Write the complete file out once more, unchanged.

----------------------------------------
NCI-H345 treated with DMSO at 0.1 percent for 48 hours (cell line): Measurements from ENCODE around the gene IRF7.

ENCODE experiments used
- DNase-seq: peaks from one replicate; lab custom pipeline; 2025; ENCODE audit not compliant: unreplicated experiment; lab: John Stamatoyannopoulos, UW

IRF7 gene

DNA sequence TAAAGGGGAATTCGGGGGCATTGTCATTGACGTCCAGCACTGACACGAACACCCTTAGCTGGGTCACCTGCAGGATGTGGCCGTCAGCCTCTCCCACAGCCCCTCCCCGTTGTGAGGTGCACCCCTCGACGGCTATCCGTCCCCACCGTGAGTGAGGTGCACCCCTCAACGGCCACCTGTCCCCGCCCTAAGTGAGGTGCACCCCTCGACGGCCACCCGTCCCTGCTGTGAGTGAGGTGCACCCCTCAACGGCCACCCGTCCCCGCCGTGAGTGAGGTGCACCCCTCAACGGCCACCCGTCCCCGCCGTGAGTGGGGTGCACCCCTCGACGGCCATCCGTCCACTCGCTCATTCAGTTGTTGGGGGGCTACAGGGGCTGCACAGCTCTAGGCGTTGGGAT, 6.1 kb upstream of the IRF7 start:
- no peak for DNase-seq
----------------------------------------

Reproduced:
NCI-H345 treated with DMSO at 0.1 percent for 48 hours (cell line): Measurements from ENCODE around the gene IRF7.

ENCODE experiments used
- DNase-seq: peaks from one replicate; lab custom pipeline; 2025; ENCODE audit not compliant: unreplicated experiment; lab: John Stamatoyannopoulos, UW

IRF7 gene

DNA sequence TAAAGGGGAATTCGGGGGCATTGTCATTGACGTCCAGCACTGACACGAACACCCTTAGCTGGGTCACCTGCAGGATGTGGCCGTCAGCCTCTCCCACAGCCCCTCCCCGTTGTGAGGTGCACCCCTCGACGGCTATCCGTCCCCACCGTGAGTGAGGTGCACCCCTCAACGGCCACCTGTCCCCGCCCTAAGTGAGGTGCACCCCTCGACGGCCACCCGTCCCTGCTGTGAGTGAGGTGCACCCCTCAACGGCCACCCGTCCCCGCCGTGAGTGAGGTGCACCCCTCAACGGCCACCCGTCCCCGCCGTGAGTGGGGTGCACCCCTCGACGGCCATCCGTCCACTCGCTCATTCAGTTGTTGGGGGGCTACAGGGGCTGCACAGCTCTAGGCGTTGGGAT, 6.1 kb upstream of the IRF7 start:
- no peak for DNase-seq